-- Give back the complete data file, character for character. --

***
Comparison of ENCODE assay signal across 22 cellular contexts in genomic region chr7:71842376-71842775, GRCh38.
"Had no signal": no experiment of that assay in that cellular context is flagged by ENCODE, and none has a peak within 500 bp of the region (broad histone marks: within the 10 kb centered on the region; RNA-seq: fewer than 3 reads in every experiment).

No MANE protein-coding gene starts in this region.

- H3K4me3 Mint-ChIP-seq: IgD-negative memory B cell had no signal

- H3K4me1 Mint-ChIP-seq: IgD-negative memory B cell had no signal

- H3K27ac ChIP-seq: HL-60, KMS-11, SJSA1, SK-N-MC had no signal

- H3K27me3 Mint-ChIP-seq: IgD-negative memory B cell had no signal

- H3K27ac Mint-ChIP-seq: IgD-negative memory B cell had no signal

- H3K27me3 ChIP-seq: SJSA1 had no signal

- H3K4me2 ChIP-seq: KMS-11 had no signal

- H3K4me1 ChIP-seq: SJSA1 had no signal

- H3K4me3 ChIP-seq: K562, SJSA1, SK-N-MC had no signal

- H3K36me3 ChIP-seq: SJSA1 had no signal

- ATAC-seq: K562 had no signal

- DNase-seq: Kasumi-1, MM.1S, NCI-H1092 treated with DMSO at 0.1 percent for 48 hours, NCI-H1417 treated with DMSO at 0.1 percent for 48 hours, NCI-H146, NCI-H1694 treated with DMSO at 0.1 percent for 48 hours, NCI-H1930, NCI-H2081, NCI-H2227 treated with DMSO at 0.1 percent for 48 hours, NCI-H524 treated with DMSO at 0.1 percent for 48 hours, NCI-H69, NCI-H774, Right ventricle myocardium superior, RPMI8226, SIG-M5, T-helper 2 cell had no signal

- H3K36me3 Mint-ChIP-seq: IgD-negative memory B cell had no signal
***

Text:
Comparison of ENCODE assay signal across 22 cellular contexts in genomic region chr7:71842376-71842775, GRCh38.
"Had no signal": no experiment of that assay in that cellular context is flagged by ENCODE, and none has a peak within 500 bp of the region (broad histone marks: within the 10 kb centered on the region; RNA-seq: fewer than 3 reads in every experiment).

No MANE protein-coding gene starts in this region.

- H3K4me3 Mint-ChIP-seq: IgD-negative memory B cell had no signal

- H3K4me1 Mint-ChIP-seq: IgD-negative memory B cell had no signal

- H3K27ac ChIP-seq: HL-60, KMS-11, SJSA1, SK-N-MC had no signal

- H3K27me3 Mint-ChIP-seq: IgD-negative memory B cell had no signal

- H3K27ac Mint-ChIP-seq: IgD-negative memory B cell had no signal

- H3K27me3 ChIP-seq: SJSA1 had no signal

- H3K4me2 ChIP-seq: KMS-11 had no signal

- H3K4me1 ChIP-seq: SJSA1 had no signal

- H3K4me3 ChIP-seq: K562, SJSA1, SK-N-MC had no signal

- H3K36me3 ChIP-seq: SJSA1 had no signal

- ATAC-seq: K562 had no signal

- DNase-seq: Kasumi-1, MM.1S, NCI-H1092 treated with DMSO at 0.1 percent for 48 hours, NCI-H1417 treated with DMSO at 0.1 percent for 48 hours, NCI-H146, NCI-H1694 treated with DMSO at 0.1 percent for 48 hours, NCI-H1930, NCI-H2081, NCI-H2227 treated with DMSO at 0.1 percent for 48 hours, NCI-H524 treated with DMSO at 0.1 percent for 48 hours, NCI-H69, NCI-H774, Right ventricle myocardium superior, RPMI8226, SIG-M5, T-helper 2 cell had no signal

- H3K36me3 Mint-ChIP-seq: IgD-negative memory B cell had no signal